This year, however, my brain took a break along with everyone else. You can read about my angst surrounding this unplanned standstill HERE.

Today, after a long chat with an editor who just returned from vacation herself, I found myself breathing a bit easier. The conversation revealed her own startling loss of an entire month and her shock at how often lately this similar chat has played out. Apparently, August was a wash for at least half the known universe, and we are all scrambling to realign priorities, carve out time, and make tangible progress on writing projects.

For me, this is all about removal of external distractions.

I’ve planned the hell out of my research trip to France and refuse to plan even a minute more.

Classes and curriculum, mapped out.

Coaching training, done.

Schedules, made.

Now, to snuggle in and get the love letters between Francesco and Aesmeh mapped out.

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Then, to make sure my modern-era antagonist is fully formed and well-rounded. I actually quite love him, such a provocative character motivated by what he is convinced is the only possible road to truth.

Finally, before I get on the plane to start the research and writing marathon in France, I’m going to nail the sequence of the story down and finish the plotting. That way I can move through my time there with exceptionally focused purpose instead of scrambling to figure out story foundations.

I’m coming out of the Augustine black hole, people.

Finally.

Slow Travel

I’ve been circling around this concept of slow travel a lot lately.

It’s not shocking to anyone who has spent literally even one day with me that I am a bit of a doer. Chilling is not my thing.

I’ve got lists and then lists for the lists.

I survive on accomplishment alone.

It’s my insecurity, I get it.

To do is to have a purpose. To chill is to, well . . .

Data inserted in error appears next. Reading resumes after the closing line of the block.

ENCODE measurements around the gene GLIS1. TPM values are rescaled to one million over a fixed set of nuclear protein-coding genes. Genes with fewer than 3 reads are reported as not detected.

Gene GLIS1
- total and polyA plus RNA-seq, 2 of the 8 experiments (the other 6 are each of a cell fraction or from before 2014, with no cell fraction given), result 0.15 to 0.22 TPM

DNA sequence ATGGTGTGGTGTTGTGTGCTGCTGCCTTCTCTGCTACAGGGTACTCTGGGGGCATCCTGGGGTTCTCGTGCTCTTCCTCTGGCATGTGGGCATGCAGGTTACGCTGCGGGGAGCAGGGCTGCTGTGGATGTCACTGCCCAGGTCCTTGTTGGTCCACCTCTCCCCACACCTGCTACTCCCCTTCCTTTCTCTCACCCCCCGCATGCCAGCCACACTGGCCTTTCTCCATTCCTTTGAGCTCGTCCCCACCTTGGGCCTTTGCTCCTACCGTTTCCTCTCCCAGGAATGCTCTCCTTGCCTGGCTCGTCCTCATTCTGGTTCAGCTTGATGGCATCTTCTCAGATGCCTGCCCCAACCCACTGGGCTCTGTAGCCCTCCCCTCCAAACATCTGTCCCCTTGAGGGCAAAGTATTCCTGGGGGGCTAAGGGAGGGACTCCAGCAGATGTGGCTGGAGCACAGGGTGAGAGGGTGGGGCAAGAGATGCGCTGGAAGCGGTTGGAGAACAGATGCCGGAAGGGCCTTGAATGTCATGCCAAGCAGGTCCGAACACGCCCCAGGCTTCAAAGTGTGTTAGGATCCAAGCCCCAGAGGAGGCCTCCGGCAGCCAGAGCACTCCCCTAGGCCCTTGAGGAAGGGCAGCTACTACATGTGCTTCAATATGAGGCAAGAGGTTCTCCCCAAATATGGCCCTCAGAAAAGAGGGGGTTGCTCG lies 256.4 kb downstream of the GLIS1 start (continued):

Yet, upon reflection, I’ve begun to understand how my urge to do, do, and then do some more is based almost entirely in the fear that I will somehow be thought of as less, miss out, that I only get one shot at things, and that everyone else is staring at me thinking I’m an idiot unless I am superwoman mounting the to-do list like the queen of everything.

This leads me to France and THIS ARTICLE from Quartzy.com.

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I am taking myself to France in October to, well, chill.

No, do.

No, chill.

No, do.

See, it’s a problem.

I am taking myself to France in October to research The Woman On The Wall. For those of you who don’t know, I’m writing a novel about the true identity of the Mona Lisa that is half epistolary love story and half Indiana Jones-style thriller.

I know, in my head, I am going to Paris and Amboise to chill and get to know the places where the novel is set as well as possible in 14 days. I’m not going to play tourist.

Then, the other part of my head goes bananas. I have like a billion to-dos in Paris in my Google Maps. I can do 12 hours a day in the first two days I get off the plane, right?

This article killed all of my need to do Paris (in a good way), giving me permission to just wander through my quick 72 hours there.

Yes, me and La Gioconda are hooking up.

We’ve already texted.

She’s expecting me.

However, I have now basically just thrown my crazy to the wind and decided that everything else in Paris can just happen.

We’ll see how I fare.

Managing Corporate Clients & Creative Muse

I got up this morning planning to work on an article for a corporate client. This is pretty straightforward work, crafting a piece based on an interview I did last week about a technical topic I’ve done a fair bit of reading up on.

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Segmenting my days into mental spaces is something I attempt to practice with some level of religious commitment. It’s a serious business to go from corporate article to fantasy novel writing to lesson planning for creative writing classes. I need to keep a clear head to stay clear on my goals.